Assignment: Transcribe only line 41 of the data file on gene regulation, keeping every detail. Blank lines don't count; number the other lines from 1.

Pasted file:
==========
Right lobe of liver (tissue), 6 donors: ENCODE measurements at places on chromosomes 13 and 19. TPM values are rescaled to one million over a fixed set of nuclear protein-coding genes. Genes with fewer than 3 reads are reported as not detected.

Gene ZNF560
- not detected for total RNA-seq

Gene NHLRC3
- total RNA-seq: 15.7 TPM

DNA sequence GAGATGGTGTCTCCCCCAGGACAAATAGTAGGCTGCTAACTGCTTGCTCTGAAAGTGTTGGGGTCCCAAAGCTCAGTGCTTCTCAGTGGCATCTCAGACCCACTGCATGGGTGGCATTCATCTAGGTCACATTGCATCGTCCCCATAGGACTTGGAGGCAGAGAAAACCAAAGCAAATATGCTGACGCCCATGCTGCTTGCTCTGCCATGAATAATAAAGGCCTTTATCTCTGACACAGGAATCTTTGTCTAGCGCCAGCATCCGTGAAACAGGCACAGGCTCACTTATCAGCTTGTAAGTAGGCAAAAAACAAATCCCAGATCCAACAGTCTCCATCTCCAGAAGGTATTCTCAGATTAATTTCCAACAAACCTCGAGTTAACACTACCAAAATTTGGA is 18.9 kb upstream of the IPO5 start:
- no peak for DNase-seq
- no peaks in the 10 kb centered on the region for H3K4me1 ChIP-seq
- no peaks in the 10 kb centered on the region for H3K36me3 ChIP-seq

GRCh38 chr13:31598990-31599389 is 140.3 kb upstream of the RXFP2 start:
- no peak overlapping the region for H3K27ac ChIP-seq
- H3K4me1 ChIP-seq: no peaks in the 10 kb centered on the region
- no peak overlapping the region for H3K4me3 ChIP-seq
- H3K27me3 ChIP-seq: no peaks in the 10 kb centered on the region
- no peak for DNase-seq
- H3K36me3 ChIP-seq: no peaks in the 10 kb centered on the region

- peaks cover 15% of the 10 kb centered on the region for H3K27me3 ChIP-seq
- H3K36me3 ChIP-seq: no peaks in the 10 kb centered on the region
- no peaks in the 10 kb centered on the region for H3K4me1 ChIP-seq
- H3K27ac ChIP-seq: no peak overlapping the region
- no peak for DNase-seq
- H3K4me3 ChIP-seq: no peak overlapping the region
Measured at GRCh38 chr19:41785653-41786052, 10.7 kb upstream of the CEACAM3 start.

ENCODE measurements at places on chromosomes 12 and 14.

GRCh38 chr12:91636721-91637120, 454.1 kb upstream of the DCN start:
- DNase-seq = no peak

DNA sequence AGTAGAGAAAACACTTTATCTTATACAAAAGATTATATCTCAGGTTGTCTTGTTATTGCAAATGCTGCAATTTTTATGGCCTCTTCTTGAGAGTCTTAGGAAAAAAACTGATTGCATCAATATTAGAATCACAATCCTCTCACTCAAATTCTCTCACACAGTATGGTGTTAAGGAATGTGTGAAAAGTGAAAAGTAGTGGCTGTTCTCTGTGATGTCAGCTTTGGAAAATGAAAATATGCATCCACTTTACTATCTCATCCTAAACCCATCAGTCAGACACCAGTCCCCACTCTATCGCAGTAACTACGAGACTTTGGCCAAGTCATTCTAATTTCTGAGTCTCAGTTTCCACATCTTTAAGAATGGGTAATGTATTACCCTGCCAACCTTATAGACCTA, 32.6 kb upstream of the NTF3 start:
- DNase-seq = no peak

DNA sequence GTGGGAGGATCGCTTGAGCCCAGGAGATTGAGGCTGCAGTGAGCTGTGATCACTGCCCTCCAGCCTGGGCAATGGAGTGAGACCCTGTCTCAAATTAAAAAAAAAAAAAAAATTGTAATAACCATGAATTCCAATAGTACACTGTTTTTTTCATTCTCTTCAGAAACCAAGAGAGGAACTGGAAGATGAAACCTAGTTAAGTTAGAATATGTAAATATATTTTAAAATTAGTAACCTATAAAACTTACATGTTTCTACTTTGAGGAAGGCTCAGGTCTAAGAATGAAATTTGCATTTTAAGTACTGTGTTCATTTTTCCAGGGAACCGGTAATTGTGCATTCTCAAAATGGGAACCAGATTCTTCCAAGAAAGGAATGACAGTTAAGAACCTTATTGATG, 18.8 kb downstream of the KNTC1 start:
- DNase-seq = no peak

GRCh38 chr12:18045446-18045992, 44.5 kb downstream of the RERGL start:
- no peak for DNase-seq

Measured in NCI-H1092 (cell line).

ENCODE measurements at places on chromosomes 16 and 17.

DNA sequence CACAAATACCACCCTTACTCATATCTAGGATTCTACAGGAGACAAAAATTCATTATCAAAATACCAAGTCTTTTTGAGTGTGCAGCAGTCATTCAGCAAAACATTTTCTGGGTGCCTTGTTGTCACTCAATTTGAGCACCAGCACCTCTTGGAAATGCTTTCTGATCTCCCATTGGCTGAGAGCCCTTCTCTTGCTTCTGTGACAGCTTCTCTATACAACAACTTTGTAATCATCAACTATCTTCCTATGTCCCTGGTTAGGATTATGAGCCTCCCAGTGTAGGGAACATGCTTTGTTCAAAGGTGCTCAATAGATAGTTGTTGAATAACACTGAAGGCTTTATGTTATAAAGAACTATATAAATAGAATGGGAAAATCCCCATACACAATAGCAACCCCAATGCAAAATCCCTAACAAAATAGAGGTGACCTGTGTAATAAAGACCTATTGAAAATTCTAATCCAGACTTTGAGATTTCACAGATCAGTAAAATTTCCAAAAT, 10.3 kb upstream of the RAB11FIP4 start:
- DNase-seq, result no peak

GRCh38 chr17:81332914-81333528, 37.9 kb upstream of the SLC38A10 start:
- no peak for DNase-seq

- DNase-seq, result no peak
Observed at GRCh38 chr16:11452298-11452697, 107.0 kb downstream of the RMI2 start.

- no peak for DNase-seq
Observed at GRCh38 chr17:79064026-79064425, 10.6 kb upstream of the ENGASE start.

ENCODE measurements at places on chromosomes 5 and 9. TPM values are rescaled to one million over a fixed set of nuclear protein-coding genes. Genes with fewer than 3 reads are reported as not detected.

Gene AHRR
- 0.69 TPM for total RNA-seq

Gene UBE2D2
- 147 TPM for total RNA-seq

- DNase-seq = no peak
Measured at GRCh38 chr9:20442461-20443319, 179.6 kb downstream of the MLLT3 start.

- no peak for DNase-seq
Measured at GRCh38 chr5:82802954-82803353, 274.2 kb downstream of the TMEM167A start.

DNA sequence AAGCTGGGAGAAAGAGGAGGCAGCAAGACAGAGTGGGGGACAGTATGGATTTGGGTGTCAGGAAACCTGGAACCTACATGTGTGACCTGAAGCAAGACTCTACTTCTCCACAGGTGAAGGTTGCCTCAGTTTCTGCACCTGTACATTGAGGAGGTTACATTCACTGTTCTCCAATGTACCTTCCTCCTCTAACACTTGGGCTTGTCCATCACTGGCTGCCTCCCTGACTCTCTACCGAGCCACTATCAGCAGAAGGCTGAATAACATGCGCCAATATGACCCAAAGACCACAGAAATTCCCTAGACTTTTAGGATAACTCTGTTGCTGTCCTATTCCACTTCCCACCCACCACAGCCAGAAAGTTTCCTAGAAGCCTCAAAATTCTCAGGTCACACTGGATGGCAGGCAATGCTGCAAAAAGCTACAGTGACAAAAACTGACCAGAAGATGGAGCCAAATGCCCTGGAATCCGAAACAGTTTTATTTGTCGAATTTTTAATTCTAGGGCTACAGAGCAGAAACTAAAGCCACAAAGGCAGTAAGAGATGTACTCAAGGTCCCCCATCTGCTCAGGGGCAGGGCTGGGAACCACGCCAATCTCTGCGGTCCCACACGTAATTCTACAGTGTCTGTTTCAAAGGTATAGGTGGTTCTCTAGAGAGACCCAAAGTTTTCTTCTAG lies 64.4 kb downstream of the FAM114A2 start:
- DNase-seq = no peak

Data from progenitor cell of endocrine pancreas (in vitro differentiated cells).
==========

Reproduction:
- no peak for DNase-seq